“Self-education is, I firmly believe, the only kind of education there is”Isaac asimov
Do you have doubts about the media and the way they operate? Don’t be afraid, don’t doubt yourself. Apply your critical faculties…it’s the essence of democracy.
The exercises below will help you peer into the mass media matrix. Is their picture of the world an accurate one? Or will you see the walls start to bend and giant robots using humans as battery cells before someone offers you a choice: the red pill or the blue pill…
EXERCISE 6 – AN EXPERIMENT IN DISORIENTATION 2!
Search online for an article in an English-language version of a respected foreign news outlet like the India Times, Al Jazeera or an Irish newspaper – one that covers the issue of Churchill’s statue or his historical legacy.
Can you spot any differences in the tone the foreign outlet adopts when discussing Churchill compared to the British press?
If so, do you think this is:
- Because foreign press are biased against Churchill
- Because the British press is biased in favour of Churchill
- All news outlets have an inherent bias
exercise 5 – an experiment in disorientation
One evening, rather than watching your regular UK news programme, watch a bulletin on a foreign news station like Al Jazeera or Russia Today.
Pay particular attention to how they present news stories on the UK or USA. Can you detect a difference in the tone or directness of their coverage compared to UK news?
Consider, in turn, how a Russian or someone from a nation where Al Jazeera is mainstream news may feel watching UK news. Would they consider our news more “objective” or “impartial” than we consider their news?
What are the implications of this?
E-mail firstname.lastname@example.org to let us know what you think! Stations like RT and Al Jazeera have biases of their own but often cover stories relating to the UK with greater critical insight than the British press (often they cover stories the UK press ignore!)
exercise 4 – the matrix!
Our article on Newsnight’s Emily Maitlis introduces the idea of a “matrix”, a web of personal interconnections between high-ranking journalists, politicians and businesspeople which casts doubt on media independence.
We invite you to explore The Matrix for yourself!
- Pick any high-ranking journalist and head to their Wikipedia page. Is any close family member or friend a high-ranking politician or businessperson?
- If so click the link to their Wikipedia page and see if any of their family or friends are high-ranking present or former members of the “Establishment”.
- How many links will you click before the trail ends? A lot we suspect!
exercise 3 – the “neutral” knife
Read the article “Scotland After the Trial of Alex Salmond” on Tortoise Media by journalist Dani Garavelli.
The article presents as a “neutral” piece but read it critically – between the lines, if you like – and see if you can pick out three ways in which Garavelli reveals or advances an agenda which isn’t neutral.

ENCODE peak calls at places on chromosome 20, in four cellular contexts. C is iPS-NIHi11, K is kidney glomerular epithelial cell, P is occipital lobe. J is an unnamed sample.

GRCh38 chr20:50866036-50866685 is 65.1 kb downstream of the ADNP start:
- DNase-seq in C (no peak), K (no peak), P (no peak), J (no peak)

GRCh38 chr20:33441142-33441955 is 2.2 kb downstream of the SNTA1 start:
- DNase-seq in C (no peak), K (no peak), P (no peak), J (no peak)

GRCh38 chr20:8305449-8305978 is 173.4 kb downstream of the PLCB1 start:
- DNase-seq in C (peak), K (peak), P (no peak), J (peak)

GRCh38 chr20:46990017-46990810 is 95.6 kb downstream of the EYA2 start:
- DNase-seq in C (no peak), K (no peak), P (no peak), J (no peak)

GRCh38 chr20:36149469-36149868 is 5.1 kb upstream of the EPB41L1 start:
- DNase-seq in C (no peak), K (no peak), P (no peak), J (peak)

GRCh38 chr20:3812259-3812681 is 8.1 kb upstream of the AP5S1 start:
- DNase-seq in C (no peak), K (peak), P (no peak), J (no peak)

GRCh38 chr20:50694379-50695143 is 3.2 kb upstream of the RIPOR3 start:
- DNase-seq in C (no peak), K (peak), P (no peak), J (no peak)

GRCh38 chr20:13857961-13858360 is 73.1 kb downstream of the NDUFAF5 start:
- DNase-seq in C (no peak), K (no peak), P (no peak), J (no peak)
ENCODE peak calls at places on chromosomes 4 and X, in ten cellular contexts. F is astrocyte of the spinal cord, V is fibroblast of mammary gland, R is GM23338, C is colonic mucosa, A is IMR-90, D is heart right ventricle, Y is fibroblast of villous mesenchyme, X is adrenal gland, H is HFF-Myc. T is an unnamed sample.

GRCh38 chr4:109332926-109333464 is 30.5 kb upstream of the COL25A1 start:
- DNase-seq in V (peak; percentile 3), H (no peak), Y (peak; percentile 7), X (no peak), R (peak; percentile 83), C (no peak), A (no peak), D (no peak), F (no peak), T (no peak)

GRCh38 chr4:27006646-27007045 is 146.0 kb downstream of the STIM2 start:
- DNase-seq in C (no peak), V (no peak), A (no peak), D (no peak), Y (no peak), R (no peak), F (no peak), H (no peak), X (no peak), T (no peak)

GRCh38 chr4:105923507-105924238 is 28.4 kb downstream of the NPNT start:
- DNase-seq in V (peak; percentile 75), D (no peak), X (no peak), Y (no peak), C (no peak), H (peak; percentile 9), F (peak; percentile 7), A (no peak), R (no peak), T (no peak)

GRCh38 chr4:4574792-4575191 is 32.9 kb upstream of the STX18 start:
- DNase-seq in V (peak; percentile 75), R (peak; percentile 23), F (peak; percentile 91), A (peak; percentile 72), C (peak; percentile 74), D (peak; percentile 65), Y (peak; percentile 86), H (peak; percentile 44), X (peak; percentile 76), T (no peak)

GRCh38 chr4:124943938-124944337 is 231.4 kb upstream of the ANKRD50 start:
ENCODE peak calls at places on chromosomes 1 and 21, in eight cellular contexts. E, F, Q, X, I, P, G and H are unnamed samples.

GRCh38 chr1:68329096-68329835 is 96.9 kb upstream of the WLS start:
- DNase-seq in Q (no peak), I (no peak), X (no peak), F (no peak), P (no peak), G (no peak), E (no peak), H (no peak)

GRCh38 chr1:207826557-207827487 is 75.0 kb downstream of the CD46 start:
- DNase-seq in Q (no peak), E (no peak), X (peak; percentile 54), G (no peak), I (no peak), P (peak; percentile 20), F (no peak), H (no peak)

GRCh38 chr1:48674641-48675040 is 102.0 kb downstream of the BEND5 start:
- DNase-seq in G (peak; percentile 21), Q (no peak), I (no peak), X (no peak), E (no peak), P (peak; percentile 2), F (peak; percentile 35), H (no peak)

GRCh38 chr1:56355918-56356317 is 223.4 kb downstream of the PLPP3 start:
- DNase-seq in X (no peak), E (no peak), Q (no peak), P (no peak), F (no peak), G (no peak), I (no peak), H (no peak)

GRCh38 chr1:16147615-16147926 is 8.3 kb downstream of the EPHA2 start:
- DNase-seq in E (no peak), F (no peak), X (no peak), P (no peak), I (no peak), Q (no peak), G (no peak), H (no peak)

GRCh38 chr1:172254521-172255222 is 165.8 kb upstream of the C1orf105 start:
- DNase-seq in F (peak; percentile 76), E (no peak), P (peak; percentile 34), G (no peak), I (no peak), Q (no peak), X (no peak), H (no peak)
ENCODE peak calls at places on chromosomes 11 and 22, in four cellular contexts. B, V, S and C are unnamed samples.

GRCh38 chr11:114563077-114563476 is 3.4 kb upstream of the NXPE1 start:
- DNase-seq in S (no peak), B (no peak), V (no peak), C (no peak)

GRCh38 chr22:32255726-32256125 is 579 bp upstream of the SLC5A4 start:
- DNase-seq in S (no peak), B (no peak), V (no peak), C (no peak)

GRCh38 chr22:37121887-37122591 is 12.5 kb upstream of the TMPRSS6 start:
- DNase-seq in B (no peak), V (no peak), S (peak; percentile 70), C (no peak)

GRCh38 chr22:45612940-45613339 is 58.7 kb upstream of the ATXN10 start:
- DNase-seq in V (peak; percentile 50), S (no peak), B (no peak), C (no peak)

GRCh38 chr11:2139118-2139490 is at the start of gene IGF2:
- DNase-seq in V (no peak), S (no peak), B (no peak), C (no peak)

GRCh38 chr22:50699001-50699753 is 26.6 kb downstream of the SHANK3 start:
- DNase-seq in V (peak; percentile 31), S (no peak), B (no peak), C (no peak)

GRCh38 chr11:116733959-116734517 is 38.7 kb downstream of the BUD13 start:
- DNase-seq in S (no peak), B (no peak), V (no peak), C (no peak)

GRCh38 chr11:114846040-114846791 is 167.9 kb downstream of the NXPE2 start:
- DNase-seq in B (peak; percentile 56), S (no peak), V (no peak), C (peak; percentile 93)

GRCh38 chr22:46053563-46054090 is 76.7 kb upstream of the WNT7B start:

Examples of this may include:
– Selection of interviewees
– Which people in the story does the journalist “humanize” or encourage us to sympathize with / does she not encourage us to sympathize with
– Unsubstantiated statements attributing agendas to individuals which paint them in an unflattering light
To read a critical analysis of Garavelli’s piece click this link to broadcaster and human rights activist Craig Murray’s blog. Murray is not impartial – he refers to Alex Salmond as a friend – but provides another perspective on the article. The question isn’t whether Murray or Garavelli is “correct”, but what you, as a reader, make of their articles and the wider question of how the media shape and present stories.
exercise 2: Deconstruct Disney!
Watch a Disney film of your choosing. After the movie is over take some time to reflect on what you’ve viewed and any ideology promoted by the film or assumed by it.
You may wish to consider:
- The narrative and character arc (what did the character/s set out to achieve and how was their journey resolved?)
- How different groups are represented – e.g. are different values/objectives assumed for male and female characters?
- What values are prioritised over others and what social/economic structures (e.g. a ruling class) are questioned or not questioned
E-mail your findings to email@example.com!
exercise 1: INVESTIGATE a well-known journalist of your choosing!
Pick the first high-profile journalist that comes to your mind. Type their name into google and see what you can learn about them from interviews, profiles and their social media accounts or blogs.
- Where did they go to school and university?
- Where did they work prior to their current job?
- Do friends, family, partners work in other “Establishment” roles – high up in business, the media or politics?
- Can you detect any views/assumptions underlying their attempts at journalistic balance
E-mail your findings to firstname.lastname@example.org and let’s see what patterns emerge. We’ve scouted Andrew Marr (pictured) to help you get started.